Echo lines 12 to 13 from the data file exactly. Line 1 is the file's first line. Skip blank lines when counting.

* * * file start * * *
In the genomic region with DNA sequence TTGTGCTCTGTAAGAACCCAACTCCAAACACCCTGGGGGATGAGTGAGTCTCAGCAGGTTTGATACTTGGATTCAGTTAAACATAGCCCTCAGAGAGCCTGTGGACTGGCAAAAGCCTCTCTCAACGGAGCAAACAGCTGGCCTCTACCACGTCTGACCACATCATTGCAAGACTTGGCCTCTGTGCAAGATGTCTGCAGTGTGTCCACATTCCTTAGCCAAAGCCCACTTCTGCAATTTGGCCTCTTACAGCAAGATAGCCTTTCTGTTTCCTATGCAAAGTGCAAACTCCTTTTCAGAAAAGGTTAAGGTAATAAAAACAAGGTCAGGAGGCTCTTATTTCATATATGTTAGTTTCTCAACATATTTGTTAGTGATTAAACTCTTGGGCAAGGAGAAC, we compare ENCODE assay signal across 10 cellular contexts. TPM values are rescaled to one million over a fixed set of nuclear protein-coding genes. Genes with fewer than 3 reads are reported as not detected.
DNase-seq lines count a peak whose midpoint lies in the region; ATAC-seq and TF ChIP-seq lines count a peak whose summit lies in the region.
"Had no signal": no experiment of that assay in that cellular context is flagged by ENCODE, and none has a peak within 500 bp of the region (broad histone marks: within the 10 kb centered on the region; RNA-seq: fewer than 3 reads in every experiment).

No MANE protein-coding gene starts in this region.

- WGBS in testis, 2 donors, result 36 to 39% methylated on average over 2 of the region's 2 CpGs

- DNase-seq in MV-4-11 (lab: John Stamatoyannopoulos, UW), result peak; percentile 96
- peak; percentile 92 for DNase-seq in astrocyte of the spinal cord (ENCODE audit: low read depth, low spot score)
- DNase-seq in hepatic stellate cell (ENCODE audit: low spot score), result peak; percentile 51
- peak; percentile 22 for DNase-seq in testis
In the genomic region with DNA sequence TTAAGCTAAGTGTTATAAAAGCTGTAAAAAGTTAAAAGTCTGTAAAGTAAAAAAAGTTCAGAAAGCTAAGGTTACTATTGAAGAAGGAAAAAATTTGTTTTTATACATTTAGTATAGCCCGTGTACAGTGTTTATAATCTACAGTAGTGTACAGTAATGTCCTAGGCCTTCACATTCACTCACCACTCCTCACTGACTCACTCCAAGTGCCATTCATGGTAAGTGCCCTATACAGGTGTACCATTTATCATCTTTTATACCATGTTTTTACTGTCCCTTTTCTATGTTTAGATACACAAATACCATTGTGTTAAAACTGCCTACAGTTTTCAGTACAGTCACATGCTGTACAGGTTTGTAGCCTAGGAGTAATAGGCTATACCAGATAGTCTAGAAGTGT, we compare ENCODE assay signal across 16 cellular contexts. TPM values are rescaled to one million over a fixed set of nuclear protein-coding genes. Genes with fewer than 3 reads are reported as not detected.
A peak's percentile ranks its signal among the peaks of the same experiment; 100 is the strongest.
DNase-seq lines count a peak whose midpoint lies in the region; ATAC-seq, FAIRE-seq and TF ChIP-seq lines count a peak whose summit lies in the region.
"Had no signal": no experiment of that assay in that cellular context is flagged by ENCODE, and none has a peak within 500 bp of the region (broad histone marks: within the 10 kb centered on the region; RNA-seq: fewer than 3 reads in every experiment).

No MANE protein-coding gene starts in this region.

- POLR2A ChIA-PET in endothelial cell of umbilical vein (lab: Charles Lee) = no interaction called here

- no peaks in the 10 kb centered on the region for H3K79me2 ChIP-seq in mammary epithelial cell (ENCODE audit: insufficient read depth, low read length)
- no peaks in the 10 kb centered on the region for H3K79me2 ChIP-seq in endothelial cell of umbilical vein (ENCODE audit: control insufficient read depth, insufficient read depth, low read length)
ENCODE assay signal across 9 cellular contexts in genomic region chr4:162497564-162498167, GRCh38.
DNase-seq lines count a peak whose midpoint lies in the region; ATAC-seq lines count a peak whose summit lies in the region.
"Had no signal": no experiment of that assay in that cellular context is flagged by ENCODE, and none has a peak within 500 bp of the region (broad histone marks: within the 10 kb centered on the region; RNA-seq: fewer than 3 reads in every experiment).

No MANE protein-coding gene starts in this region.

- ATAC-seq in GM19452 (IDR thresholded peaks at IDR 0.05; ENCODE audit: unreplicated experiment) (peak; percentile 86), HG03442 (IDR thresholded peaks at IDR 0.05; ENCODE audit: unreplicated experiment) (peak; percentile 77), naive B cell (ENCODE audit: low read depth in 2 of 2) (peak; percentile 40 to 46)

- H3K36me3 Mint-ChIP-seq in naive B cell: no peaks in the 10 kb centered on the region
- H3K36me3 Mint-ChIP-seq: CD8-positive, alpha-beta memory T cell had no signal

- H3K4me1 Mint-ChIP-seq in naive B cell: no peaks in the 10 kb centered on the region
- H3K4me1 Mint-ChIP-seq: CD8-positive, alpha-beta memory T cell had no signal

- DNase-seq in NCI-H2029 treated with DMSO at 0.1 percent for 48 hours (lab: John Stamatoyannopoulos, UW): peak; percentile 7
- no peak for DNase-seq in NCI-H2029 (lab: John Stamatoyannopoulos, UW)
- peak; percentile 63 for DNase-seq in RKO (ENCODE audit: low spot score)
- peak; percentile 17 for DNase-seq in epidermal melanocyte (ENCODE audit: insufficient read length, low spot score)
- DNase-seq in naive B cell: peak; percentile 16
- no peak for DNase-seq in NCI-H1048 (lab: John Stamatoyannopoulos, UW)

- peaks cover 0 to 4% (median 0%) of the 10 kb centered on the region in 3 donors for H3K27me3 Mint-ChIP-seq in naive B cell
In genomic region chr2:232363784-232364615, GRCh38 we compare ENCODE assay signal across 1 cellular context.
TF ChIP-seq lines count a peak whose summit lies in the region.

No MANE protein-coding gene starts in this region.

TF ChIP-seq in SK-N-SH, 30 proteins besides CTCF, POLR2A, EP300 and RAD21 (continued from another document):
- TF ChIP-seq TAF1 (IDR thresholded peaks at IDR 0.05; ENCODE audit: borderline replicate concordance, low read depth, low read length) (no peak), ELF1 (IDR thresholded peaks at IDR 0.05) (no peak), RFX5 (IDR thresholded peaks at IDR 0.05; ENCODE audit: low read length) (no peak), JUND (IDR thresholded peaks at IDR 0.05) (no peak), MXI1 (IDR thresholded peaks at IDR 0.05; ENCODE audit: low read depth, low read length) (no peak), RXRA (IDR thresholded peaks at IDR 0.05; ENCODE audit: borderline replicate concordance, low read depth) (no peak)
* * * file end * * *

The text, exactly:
DNase-seq lines count a peak whose midpoint lies in the region; ATAC-seq, FAIRE-seq and TF ChIP-seq lines count a peak whose summit lies in the region.
"Had no signal": no experiment of that assay in that cellular context is flagged by ENCODE, and none has a peak within 500 bp of the region (broad histone marks: within the 10 kb centered on the region; RNA-seq: fewer than 3 reads in every experiment).